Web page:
The Grand Chamber of the CJEU has recently given another important ruling on the meaning of "communication to the public" in copyright infringement cases. In doing so it has provided a useful clarification of its previous case law on this issue and confirmed that the term should be given the same meaning in the InfoSoc and Rental Directives.
GEMA, the German music collecting society claimed royalty payments from Reha Training who never requested GEMA's permission to broadcast television programmes in their rehabilitation centre. The Landgericht Köln (Regional Court, Cologne) referred the following questions to the Court of Justice of the European Union (CJEU):
- Does the making available of TV broadcasts by means of TV sets on the premises of a rehabilitation centre fall within the scope of Article 3(1) of the InfoSoc Directive (2001/29/EC) and/ or Article 8(2) of the Rental and Lending Rights Directive (2006/115/EC) (the "Directives")? and
- Should the concept of ‘communication to the public’ for the purposes of the Directives be given a uniform interpretation?
Advocate General's Opinion
We have previously reported on Advocate General Bot's advice to the CJEU in this case.
Grand Chamber decision
The CJEU noted that, given the requirements of unity and coherence of the EU legal order, the concept of "communication to the public" should be given the same meaning in the two Directives, unless the EU legislature has expressed a different intention (see FA Premier League). The Court agreed with the Advocate General that, although the rights protected under the Directives are of a different nature, those rights have the same trigger – the communication to the public of protected works. There is no evidence that the EU legislature wishes to confer a different meaning in the two Directives so the concept must be assessed in accordance with the same criteria to avoid contradictory and incompatible interpretations.
Previous CJEU case law on communication to the public
Before deciding whether the broadcasts in the immediate case constituted a communication to the public, the CJEU helpfully recapped its previous case law on this issue. The CJEU has already held that, in order to determine whether there has been a communication to the public, account has to be taken of several complementary criteria, which are not autonomous and are interdependent. These criteria come into consideration differently in different scenarios. The concept must also be interpreted broadly (see TV Catchup).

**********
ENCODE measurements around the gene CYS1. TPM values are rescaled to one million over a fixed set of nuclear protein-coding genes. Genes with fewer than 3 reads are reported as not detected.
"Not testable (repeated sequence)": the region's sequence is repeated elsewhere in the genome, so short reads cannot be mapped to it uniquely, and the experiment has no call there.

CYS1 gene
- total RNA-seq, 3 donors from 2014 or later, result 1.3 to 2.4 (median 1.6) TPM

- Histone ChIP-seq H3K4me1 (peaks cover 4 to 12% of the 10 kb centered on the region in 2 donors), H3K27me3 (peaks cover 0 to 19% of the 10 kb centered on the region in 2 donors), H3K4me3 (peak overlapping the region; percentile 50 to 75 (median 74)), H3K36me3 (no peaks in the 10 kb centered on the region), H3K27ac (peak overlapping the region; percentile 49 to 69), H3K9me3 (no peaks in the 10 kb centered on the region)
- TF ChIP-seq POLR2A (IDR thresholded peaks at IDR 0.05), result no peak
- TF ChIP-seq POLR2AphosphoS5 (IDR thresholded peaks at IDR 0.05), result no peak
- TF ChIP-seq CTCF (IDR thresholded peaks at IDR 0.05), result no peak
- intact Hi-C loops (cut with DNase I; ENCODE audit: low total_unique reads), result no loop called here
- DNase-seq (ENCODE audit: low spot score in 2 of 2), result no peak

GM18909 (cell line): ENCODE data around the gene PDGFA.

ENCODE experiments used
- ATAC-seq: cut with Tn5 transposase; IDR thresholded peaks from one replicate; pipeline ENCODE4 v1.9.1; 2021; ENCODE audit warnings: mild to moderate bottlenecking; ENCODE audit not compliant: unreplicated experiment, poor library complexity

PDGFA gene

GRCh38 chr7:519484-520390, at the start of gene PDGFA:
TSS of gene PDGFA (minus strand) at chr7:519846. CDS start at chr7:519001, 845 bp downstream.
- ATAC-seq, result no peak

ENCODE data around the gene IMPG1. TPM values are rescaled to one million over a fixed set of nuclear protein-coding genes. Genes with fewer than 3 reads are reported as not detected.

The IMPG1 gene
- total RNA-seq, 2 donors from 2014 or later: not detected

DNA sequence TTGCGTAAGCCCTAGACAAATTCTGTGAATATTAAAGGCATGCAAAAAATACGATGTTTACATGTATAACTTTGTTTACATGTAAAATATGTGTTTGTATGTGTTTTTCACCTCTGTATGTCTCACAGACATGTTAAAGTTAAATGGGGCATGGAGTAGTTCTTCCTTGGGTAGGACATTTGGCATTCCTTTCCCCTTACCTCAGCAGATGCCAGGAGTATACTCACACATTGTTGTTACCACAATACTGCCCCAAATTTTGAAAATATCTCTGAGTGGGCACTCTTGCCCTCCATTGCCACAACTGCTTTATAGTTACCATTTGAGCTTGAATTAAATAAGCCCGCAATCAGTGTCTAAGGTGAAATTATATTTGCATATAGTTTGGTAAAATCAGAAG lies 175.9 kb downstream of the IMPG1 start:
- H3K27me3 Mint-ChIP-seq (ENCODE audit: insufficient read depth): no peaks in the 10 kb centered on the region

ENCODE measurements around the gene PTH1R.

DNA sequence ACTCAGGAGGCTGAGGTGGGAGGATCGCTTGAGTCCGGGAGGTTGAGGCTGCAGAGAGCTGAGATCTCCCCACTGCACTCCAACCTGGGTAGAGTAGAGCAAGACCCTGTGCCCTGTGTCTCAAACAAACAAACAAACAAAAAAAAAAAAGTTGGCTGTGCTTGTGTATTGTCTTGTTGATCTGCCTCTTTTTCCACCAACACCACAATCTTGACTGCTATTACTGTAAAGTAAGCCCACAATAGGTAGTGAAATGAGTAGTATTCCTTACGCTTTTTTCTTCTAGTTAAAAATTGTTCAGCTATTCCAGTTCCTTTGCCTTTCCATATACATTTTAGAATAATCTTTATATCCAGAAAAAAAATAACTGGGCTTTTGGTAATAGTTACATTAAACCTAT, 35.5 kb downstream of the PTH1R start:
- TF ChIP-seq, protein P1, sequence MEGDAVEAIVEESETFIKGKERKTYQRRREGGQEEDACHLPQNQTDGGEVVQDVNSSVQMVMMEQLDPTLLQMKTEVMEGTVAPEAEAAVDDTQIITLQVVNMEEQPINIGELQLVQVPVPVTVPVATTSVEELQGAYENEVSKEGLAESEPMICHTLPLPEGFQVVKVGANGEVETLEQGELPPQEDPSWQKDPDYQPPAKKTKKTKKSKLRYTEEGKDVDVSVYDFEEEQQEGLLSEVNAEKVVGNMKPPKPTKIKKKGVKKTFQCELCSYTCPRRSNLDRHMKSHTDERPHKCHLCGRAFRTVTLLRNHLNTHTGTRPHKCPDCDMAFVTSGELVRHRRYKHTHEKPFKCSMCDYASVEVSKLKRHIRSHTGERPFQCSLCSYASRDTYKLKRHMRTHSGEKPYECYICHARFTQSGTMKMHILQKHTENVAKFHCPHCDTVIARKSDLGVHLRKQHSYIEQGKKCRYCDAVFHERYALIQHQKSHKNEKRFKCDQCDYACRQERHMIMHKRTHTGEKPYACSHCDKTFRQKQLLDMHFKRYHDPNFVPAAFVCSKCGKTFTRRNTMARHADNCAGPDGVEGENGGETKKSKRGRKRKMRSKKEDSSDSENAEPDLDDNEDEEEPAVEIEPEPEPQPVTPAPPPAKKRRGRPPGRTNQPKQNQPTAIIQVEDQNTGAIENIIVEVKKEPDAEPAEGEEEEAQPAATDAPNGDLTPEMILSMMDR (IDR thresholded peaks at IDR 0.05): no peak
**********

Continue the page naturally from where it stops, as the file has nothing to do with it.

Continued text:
According to SBS Belgium (C-325/14), "communication to the public" involves two cumulative criteria: (1) an act of communication; and (2) communication of that work to the public.
1. Act of Communication
This refers to any transmission of the protected works, irrespective of the technical means or process used. Every transmission or retransmission of a work which uses a specific technical means must, as a rule, be individually authorised by the author of the work (SBS Belgium).
2. Communication to a "public"
"Public" refers to an indeterminate number of potential recipients and implies a fairly large number of persons (SGAE C-306/05). Indeterminate means to "persons in general" and is not restricted to specific individuals belonging to a private group. A "fairly large number of persons" encompasses a "certain de minimis threshold" and excludes groups that are too small or insignificant (SCF C-135/10).
The work broadcast must be transmitted to a "new public" i.e. one which was not taken into account by the authors when they authorised their use by the communication to the original public (SGAE). In this respect the Court has emphasised the indispensable role of the user. That user must, in full knowledge of the consequences of his actions, give access to the TV broadcast containing the protected work to an additional public and, in the absence of that intervention, those "new viewers" are unable to the enjoy the broadcast works. The CJEU has previously held that operators of a café, a hotel or a spa make a communication to the public if they intentionally distribute a signal by TV or radio sets that have been installed in their establishment (SGAE, FA Premier League). The public is not caught by chance but is targeted by their operators.